Grace Garden reached an important milestone this month by hosting its first training, the 2012 Grace Garden Sustainable Living Workshop! The training was held November 24th through December 7th for 20 students from the Network for Environment and Economic Development (NEED) school in Chiang Mai. Two Saturday workshops were also held during this time for 18 children from Blessed Home Orphanage, in part as a teaching exercise for the NEED students.
Instructors were recruited from exemplary organization to cover different aspects of sustainable living; Instructor Tui from Upland Holistic Development Project (UHDP) covered sustainable agriculture, Line Ramstad from Gyaw Gyaw taught a unit on natural buildings, and instructors from BGET presented on sustainable energy.
Lecture and discussion style class sessions held at the Blessed Home Orphanage were broken up with practical sessions held at the Grace Garden land. In the classroom, students discussed everything from sustainable agriculture to sustainable energy and on the land they built a composting pigpen, repaired a swale, harvested indigenous EM (effective microorganisms), made over 200 adobe bricks for the construction of the new Grace Garden classroom, and more!
The composting pigpen design implemented on the land by the students results in happier pigs, a regular production of maintenance free compost, and without the ordinary pigpen stench! The composting pigpen is based on a Korean design and is fundamentally different from traditional pigpens by building the floor with, instead of concrete, layered compostable materials infused with EM. The composting pigpen thus has a soft, springy floor which is much more comfortable for the pigs and the pigs are able to happily satisfy their instinctual desire to dig. This process of digging mixes the pigs’ manure in with the rest of the floor materials, and EM, and after about 3 months you have a pigpen full of ready compost to disperse in your garden beds. Happy pigs, ready compost, and no obnoxious odor. What more could you ask for?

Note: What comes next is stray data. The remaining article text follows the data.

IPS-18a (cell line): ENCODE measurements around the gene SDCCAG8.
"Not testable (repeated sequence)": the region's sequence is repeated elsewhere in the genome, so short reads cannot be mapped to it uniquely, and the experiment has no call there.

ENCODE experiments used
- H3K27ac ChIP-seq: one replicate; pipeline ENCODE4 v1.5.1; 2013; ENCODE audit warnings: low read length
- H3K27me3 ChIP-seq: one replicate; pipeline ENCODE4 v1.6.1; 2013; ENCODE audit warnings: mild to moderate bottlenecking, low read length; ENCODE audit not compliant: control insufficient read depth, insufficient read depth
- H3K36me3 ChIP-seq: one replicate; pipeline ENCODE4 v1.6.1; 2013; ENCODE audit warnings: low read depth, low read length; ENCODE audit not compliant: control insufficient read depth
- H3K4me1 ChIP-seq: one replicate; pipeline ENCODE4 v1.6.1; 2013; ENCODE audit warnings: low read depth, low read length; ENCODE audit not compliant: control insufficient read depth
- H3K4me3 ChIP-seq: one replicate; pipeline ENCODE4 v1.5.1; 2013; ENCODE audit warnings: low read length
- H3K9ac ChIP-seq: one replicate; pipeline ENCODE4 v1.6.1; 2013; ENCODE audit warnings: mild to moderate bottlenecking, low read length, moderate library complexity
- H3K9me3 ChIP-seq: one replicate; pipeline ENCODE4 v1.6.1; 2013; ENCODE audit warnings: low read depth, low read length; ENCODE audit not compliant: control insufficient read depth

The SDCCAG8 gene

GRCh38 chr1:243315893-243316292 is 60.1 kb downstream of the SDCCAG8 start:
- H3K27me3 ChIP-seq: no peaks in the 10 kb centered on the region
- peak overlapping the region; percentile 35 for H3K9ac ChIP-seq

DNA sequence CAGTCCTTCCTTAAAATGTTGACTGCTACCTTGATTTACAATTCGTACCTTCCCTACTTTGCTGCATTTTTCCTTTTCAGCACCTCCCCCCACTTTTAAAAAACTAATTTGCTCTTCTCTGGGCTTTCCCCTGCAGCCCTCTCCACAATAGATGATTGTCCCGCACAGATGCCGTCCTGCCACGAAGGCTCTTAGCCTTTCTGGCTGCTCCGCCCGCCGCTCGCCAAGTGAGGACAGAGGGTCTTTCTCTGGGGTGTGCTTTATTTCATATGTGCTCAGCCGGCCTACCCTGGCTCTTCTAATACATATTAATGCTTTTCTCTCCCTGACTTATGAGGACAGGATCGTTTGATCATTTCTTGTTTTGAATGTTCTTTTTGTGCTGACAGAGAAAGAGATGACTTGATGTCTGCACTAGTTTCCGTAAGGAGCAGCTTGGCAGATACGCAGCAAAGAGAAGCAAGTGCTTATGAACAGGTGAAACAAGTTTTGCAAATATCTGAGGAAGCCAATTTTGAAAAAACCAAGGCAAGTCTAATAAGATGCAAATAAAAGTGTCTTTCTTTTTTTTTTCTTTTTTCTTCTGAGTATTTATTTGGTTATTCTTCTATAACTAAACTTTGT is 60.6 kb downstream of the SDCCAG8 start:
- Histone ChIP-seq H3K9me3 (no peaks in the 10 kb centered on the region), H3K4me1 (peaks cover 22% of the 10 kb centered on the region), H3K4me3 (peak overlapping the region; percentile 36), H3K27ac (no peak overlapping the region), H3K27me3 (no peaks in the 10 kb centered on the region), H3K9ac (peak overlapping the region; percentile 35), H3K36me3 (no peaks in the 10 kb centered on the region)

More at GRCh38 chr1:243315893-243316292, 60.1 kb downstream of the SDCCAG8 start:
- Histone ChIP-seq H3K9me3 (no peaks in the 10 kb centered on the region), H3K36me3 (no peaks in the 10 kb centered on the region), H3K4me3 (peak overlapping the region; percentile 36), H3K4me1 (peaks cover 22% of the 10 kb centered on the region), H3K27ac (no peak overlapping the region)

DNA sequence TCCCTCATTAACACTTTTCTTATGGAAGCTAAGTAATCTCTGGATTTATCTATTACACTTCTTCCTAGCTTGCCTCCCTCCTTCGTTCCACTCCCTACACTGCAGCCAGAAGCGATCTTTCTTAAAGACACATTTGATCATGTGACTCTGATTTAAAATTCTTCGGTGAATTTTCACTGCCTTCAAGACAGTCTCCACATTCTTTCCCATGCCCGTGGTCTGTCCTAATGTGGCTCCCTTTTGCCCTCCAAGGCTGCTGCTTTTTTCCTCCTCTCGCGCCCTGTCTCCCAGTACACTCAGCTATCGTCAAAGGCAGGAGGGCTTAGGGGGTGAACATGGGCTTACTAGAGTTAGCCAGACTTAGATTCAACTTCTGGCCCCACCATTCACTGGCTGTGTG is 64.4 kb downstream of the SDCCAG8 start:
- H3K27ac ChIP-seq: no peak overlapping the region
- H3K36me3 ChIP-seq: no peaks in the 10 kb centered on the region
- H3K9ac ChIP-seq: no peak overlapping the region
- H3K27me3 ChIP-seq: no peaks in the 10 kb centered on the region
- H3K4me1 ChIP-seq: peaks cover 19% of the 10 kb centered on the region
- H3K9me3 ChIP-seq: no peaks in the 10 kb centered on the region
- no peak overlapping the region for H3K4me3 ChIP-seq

How to make a composting pigpen:
1. Mark out an appropriate sized area for the pigpen – about 1.5 square meters per adult pig.
2. Dig down 90-120 cm
3. Fill the hole with repeating alternating layers of leaves, rice bran, and salt. Water after each layer with EM infused water.
4. Construct the pig pen fence and roof with bamboo and teak leave shingles (or whatever materials you prefer)
5. Build a berm around the edge of the pen under the eve of the roof so that water cannot run into the pen.
6. Get some pigs!
Source: Instructor Tui from UHDP
In the natural building practicum, the students made over 200 adobe bricks which will be used to build the new Grace Garden classroom. To build adobe bricks, first a large shallow pit was dug in the ground. Next, water and rice husk was mixed with the mud to make adobe. The adobe was packed into wood forms and finally the wood forms were removed and the adobe bricks were left to dry for seven days. After diligently working through the afternoon, the practical session devolved into a very fun, very messy, and very satisfying mud fight.
The course culminated in a design and teaching project. The NEED students designed a garden bed for an uncultivated patch on the Blessed Home Orphanage campus. Implementing the garden offered the opportunity for the NEED students to share with the orphans what they had learned including how to prepare garden beds, supplement the soil with compost and EM, protect the soil with mulch, and care for the plants.
The workshop was a fantastic success and BGET wants to make sure to thank the instructors for inspiring lessons, Blessed Home orphanage for great meals and wonderful hospitality, Gyaw Gyaw for providing extra housing, and UNESCO for funding the workshop. Thank you everyone for making this workshop such a success!